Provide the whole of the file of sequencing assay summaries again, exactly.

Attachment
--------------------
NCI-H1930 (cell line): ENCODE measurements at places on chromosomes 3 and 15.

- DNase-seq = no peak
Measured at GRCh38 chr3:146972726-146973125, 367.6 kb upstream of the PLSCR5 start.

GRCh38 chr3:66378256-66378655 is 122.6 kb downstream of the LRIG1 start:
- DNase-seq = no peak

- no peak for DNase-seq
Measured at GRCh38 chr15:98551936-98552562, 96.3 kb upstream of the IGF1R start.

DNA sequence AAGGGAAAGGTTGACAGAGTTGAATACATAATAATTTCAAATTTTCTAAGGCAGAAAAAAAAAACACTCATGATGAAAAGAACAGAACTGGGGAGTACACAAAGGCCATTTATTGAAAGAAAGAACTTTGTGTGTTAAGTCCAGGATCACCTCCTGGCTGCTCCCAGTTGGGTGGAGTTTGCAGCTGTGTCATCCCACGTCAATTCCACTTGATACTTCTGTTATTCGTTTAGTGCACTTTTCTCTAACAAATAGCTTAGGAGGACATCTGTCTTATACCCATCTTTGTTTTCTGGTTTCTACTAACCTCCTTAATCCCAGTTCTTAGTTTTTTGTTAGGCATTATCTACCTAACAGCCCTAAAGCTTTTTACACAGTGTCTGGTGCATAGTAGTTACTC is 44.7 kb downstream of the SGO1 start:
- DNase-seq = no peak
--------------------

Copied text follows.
NCI-H1930 (cell line): ENCODE measurements at places on chromosomes 3 and 15.

- DNase-seq = no peak
Measured at GRCh38 chr3:146972726-146973125, 367.6 kb upstream of the PLSCR5 start.

GRCh38 chr3:66378256-66378655 is 122.6 kb downstream of the LRIG1 start:
- DNase-seq = no peak

- no peak for DNase-seq
Measured at GRCh38 chr15:98551936-98552562, 96.3 kb upstream of the IGF1R start.

DNA sequence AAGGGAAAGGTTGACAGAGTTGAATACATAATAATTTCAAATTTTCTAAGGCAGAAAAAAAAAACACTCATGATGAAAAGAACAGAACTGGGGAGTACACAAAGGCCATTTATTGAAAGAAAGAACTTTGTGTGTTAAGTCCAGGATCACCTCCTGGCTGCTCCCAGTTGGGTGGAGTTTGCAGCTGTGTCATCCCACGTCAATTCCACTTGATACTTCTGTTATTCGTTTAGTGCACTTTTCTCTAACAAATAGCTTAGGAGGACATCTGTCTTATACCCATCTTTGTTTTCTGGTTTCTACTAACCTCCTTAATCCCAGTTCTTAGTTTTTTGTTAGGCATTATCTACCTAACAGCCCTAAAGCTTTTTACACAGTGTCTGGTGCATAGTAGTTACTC is 44.7 kb downstream of the SGO1 start:
- DNase-seq = no peak